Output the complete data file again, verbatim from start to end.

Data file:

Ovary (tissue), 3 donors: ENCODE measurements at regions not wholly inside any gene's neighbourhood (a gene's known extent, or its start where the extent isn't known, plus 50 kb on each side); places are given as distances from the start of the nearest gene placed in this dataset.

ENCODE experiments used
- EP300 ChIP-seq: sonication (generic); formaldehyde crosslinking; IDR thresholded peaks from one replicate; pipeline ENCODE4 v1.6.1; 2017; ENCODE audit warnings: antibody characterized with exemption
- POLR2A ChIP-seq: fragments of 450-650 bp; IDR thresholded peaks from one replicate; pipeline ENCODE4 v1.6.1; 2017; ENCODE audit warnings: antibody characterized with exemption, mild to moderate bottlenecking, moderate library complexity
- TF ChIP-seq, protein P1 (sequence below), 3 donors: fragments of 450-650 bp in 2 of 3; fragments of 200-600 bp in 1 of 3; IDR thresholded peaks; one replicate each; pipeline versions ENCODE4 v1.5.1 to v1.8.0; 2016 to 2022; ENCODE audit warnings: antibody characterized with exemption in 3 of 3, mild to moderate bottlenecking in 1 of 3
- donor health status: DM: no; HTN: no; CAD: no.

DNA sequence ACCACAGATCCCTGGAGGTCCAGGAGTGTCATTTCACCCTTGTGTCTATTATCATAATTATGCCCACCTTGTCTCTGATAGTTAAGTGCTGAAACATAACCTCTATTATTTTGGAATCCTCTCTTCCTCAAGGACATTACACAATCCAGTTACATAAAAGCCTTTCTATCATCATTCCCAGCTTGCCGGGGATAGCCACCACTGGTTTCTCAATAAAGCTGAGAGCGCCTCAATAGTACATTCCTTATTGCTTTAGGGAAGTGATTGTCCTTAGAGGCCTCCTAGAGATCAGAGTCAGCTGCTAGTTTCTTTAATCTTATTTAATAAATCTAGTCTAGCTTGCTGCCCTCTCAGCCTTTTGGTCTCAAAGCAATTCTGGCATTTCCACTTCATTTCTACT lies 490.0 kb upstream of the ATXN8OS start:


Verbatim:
Ovary (tissue), 3 donors: ENCODE measurements at regions not wholly inside any gene's neighbourhood (a gene's known extent, or its start where the extent isn't known, plus 50 kb on each side); places are given as distances from the start of the nearest gene placed in this dataset.

ENCODE experiments used
- EP300 ChIP-seq: sonication (generic); formaldehyde crosslinking; IDR thresholded peaks from one replicate; pipeline ENCODE4 v1.6.1; 2017; ENCODE audit warnings: antibody characterized with exemption
- POLR2A ChIP-seq: fragments of 450-650 bp; IDR thresholded peaks from one replicate; pipeline ENCODE4 v1.6.1; 2017; ENCODE audit warnings: antibody characterized with exemption, mild to moderate bottlenecking, moderate library complexity
- TF ChIP-seq, protein P1 (sequence below), 3 donors: fragments of 450-650 bp in 2 of 3; fragments of 200-600 bp in 1 of 3; IDR thresholded peaks; one replicate each; pipeline versions ENCODE4 v1.5.1 to v1.8.0; 2016 to 2022; ENCODE audit warnings: antibody characterized with exemption in 3 of 3, mild to moderate bottlenecking in 1 of 3
- donor health status: DM: no; HTN: no; CAD: no.

DNA sequence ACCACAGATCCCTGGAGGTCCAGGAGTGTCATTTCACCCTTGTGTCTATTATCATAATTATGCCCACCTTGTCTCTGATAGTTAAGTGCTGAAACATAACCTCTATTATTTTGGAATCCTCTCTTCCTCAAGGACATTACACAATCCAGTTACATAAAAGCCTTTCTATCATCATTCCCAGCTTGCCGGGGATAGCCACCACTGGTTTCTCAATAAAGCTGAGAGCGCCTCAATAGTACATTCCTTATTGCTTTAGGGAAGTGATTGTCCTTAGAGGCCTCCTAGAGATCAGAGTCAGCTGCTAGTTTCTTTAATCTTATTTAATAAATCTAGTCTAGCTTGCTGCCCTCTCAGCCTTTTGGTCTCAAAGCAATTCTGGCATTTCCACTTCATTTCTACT lies 490.0 kb upstream of the ATXN8OS start: